Teachers urged to live as asylum seekers during Lent

By staff writers
February 16, 2009

Teachers in Lancashire’s Church of England schools are being challenged to adopt a £15 a week food budget during Lent, to raise funds for Asylum Seekers.

Education experts in the Blackburn Diocese will launch the project on Ash Wednesday (February 25) when a Lay Canon at Blackburn Cathedral will exchange her usual food bill for a daily allowance of just over £2 a day.

“This Lenten project is probably the biggest challenge we have undertaken so far,” said Lisa Fenton, diocesan Senior Advisor to Schools. “Throughout Lent our education officers will be taking turns to live on £15 a week- the amount of money given to Asylum Seekers for living expenses.

“Our challenge will be to spend and live on a £15 food bill for one week during Lent. Each person will also have to give a meal to one of the others while that person is living off £15.”

The £30 difference between the £15 spent and the average UK weekly food bill of £45 will be donated to the Asylum Seekers project at the Cathedral. All Lancashire church schools are being invited to take part, with pupils encouraged to become involved in raising the £30 for the Cathedral project.

“We have had many schools commenting on the project,” said Canon Daphne Durham, Deputy Director Education, who will be launch person for the Lent scheme. “Numbers taking part will become apparent after Lent, when hopefully resources will start trickling in.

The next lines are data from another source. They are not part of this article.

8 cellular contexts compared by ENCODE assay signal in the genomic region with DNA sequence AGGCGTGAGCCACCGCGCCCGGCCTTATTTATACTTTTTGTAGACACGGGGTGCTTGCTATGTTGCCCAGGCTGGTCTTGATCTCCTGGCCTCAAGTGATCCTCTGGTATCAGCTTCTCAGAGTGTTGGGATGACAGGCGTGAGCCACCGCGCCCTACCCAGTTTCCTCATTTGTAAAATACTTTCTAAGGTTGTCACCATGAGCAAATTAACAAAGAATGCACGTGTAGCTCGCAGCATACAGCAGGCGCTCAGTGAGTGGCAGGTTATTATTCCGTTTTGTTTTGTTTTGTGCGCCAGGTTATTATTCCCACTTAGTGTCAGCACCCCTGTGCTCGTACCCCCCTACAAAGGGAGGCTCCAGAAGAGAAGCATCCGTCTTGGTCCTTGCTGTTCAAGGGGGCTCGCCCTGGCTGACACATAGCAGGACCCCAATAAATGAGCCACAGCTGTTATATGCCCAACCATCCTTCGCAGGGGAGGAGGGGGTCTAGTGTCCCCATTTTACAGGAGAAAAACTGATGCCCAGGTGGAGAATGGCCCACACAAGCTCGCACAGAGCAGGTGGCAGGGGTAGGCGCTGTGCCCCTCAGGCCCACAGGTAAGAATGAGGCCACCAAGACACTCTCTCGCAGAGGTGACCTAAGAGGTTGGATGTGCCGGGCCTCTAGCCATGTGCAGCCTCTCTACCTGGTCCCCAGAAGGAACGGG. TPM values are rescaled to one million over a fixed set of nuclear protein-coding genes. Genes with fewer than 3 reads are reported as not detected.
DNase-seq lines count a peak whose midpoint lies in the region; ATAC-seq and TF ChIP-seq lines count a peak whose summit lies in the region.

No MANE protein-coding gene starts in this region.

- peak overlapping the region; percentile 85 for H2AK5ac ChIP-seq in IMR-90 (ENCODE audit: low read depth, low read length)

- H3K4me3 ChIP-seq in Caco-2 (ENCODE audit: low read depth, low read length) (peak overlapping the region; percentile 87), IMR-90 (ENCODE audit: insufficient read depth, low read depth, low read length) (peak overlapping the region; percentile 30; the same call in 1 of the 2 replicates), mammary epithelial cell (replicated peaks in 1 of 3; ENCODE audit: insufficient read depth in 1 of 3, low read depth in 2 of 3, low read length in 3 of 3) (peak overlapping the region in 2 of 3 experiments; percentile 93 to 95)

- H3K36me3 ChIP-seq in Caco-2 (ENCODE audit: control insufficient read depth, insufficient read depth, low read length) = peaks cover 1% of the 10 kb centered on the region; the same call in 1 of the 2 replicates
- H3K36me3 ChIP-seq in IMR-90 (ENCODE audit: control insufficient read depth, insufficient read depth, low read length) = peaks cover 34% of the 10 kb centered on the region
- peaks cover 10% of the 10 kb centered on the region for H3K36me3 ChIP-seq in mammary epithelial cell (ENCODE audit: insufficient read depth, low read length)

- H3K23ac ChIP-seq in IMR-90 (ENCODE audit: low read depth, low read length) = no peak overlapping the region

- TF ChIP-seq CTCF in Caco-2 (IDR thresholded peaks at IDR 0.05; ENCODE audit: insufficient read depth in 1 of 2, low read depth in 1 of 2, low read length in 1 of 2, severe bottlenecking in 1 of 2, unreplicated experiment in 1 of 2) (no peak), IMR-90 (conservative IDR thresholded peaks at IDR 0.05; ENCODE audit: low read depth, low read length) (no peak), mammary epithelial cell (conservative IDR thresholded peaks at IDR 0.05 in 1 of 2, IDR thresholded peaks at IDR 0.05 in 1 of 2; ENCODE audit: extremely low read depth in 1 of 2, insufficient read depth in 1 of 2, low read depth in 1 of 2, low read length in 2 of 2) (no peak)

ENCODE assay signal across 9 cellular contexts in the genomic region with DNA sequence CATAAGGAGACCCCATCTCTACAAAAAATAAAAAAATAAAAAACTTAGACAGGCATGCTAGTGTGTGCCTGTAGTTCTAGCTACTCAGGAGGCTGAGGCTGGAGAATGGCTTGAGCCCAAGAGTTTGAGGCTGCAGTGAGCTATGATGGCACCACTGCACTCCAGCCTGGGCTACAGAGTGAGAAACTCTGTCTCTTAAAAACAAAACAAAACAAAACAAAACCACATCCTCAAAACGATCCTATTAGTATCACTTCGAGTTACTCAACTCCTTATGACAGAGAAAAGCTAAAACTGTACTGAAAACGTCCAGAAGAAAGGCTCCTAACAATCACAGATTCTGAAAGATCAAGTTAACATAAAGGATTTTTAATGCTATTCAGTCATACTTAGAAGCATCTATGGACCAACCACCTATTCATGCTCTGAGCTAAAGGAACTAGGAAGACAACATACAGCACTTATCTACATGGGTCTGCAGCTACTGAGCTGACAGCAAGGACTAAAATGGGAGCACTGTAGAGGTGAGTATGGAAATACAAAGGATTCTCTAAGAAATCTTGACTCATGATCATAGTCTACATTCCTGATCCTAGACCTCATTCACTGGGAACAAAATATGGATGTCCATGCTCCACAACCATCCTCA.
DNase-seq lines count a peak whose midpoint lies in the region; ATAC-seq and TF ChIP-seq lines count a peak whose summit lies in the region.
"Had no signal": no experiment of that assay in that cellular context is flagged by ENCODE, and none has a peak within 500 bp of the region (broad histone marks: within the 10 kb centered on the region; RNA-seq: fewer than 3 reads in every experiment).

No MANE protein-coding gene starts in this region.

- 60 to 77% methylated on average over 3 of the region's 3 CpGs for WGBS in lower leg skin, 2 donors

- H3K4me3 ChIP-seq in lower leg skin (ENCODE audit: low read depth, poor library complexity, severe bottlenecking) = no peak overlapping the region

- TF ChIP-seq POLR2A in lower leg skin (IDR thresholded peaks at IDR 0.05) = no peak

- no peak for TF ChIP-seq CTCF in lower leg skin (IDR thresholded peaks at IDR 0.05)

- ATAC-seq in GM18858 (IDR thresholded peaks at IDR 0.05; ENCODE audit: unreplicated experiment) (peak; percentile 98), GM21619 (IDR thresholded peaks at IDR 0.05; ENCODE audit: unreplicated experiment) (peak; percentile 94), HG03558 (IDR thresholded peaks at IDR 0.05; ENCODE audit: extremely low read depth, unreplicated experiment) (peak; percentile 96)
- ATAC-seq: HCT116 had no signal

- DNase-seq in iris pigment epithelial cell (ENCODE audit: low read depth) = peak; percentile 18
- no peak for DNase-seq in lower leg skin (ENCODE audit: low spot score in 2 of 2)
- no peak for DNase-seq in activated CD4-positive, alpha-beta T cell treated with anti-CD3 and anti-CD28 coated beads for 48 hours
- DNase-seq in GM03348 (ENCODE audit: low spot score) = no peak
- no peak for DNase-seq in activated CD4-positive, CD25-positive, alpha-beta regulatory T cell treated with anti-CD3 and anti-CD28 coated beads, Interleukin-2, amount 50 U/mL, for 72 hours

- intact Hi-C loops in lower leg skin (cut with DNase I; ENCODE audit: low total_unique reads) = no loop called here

“I feel that the reality of living on £15 will be a challenge that will make me budget carefully and not accept being wasteful, and remind me that I am very fortunate and should be more active in supporting anyone less fortunate than myself.

“I am busy collecting recipe ideas for meals that will be nourishing, and the whole week’s menus will have to be planned and a shopping list made, so that I can buy within budget.

“I know that my life is too frenetic and too reliant on convenience- of supermarkets and quickly cooked food. I hope to have a period of thought and reassessment, to try to put realism back.”

John East, Asylum and Refugee Support Worker with the Church of England and the Methodist Church in Blackburn welcomed the “wonderful gesture” from the Anglican Board of Education.

“I have passed this on to our asylum seekers and refugees, who will be very grateful and wish to support the act during Lent,” he said.

Special Lent initiatives are becoming a regular feature of the life and work of the Board of Education in the Blackburn Diocese. Last year Board members became known nationally for imposing an e-mail ban during Lent, in favour of other forms of communication.

Although the views expressed in this article do not necessarily represent the views of Ekklesia, the article may reflect Ekklesia's values. If you use Ekklesia's news briefings please consider making a donation to sponsor Ekklesia's work here.